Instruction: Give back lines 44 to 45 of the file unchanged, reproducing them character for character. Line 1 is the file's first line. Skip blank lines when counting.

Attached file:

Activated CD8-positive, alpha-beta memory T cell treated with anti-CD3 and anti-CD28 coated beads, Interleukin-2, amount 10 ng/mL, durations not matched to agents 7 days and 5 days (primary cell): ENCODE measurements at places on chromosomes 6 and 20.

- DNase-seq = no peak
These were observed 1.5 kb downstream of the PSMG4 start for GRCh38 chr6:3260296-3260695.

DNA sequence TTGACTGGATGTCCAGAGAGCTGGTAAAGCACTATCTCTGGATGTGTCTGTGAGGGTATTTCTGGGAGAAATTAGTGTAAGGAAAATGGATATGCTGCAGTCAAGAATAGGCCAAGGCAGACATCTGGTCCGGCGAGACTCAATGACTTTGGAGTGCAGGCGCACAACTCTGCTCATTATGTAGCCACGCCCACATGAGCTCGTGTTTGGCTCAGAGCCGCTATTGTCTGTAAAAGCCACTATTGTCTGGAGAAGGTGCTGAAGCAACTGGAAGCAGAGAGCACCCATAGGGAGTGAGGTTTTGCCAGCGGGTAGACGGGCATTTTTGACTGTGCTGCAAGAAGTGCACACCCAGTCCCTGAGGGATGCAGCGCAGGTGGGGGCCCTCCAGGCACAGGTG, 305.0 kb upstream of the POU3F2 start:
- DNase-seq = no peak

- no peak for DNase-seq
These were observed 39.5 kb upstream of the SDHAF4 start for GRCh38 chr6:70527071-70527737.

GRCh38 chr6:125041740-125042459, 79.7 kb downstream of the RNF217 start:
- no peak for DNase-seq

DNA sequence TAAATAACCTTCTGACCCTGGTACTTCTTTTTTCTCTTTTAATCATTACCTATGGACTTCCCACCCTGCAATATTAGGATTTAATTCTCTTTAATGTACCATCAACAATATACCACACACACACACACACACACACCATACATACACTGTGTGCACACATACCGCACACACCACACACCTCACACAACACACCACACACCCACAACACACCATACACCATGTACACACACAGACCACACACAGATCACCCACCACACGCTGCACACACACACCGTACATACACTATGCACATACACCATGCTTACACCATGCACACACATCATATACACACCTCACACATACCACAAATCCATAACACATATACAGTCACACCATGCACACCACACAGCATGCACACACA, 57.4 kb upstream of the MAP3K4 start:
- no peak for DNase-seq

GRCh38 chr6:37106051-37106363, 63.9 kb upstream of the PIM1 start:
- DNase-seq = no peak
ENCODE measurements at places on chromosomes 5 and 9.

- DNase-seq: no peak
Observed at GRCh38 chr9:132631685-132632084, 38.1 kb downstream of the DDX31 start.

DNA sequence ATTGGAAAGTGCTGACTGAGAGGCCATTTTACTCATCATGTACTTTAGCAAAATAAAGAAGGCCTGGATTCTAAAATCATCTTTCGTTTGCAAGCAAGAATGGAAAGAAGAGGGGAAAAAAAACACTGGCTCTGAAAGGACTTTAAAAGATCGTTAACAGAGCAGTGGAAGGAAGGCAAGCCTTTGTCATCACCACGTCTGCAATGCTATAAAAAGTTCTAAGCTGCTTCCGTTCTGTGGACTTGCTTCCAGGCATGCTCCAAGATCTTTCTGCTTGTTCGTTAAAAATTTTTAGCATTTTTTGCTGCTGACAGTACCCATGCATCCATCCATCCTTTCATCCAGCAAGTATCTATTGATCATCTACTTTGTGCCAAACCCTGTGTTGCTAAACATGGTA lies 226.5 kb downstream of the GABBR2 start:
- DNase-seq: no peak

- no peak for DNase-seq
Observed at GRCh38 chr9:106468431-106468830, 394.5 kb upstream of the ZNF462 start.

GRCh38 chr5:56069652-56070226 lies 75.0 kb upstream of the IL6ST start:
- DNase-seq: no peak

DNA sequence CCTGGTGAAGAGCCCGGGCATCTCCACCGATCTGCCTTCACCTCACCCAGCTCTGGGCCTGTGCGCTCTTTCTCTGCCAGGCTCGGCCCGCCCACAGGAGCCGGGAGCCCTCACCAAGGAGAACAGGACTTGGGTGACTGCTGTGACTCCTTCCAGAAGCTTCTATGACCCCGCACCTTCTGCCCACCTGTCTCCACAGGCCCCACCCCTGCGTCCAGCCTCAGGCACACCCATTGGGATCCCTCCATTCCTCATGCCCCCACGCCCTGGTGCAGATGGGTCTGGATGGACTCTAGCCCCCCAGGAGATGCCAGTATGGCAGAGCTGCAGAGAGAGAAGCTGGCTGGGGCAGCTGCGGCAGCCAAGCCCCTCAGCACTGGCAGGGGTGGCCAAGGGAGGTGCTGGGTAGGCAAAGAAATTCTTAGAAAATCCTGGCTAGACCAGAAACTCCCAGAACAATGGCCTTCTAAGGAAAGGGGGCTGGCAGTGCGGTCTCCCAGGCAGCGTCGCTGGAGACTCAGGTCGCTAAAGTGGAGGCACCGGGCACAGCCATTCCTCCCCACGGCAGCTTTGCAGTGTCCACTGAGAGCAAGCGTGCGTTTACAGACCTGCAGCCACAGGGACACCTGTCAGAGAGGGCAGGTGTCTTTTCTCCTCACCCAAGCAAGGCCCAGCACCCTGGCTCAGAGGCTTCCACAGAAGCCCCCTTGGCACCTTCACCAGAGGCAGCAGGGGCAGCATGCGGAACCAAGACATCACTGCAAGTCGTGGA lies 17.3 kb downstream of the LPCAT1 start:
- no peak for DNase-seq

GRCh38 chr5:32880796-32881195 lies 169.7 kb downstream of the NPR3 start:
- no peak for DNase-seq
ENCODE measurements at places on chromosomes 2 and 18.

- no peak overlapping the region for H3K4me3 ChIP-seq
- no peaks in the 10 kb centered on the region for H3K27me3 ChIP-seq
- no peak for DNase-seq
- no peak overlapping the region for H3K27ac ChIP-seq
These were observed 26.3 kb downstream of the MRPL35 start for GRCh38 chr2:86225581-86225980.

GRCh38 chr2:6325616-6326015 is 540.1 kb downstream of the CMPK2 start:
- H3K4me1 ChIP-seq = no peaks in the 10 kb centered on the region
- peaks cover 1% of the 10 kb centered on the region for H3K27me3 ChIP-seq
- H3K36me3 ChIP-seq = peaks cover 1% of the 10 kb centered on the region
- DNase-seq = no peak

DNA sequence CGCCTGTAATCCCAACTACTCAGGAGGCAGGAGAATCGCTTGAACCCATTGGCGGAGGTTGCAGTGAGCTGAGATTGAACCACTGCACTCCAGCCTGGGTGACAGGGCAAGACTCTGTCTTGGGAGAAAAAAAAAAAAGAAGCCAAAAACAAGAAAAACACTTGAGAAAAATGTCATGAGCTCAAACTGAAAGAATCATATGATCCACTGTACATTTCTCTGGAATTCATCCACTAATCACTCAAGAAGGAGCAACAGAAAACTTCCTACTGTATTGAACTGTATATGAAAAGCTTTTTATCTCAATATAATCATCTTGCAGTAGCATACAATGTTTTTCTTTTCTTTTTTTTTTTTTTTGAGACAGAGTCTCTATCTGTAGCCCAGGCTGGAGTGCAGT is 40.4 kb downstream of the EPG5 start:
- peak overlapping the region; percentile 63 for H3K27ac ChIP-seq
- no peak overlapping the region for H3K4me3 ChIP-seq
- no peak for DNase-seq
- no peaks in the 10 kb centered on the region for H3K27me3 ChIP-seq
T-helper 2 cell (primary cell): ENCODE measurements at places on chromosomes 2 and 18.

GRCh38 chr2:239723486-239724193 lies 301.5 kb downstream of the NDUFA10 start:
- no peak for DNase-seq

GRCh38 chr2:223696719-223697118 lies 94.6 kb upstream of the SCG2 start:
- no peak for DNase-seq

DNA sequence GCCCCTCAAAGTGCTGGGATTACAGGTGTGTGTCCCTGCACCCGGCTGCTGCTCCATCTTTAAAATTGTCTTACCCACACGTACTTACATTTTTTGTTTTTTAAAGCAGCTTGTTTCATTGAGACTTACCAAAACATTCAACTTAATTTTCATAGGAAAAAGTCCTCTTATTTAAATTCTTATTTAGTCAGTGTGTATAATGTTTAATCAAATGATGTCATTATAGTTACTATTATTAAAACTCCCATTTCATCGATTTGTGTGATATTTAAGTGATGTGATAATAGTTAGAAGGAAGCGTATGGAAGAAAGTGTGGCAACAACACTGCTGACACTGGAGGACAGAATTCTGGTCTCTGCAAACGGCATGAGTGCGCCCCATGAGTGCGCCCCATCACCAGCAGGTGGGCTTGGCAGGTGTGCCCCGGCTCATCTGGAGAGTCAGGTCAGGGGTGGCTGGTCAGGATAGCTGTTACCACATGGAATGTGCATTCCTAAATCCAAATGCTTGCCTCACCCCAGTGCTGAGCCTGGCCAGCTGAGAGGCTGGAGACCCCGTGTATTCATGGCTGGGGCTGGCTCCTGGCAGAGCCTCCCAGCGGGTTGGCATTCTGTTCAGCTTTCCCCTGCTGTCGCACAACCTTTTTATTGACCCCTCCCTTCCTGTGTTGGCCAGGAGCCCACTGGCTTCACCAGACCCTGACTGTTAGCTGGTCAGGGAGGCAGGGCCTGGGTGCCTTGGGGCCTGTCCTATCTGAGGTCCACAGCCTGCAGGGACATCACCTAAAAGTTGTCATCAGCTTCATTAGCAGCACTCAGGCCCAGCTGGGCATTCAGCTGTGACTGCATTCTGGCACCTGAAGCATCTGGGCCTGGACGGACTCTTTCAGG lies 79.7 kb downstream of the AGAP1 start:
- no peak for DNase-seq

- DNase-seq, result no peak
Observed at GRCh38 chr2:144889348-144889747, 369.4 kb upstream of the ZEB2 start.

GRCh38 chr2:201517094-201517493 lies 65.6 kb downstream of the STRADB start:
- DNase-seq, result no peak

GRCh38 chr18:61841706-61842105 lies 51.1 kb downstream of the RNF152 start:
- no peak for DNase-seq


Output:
GRCh38 chr2:239723486-239724193 lies 301.5 kb downstream of the NDUFA10 start:
- no peak for DNase-seq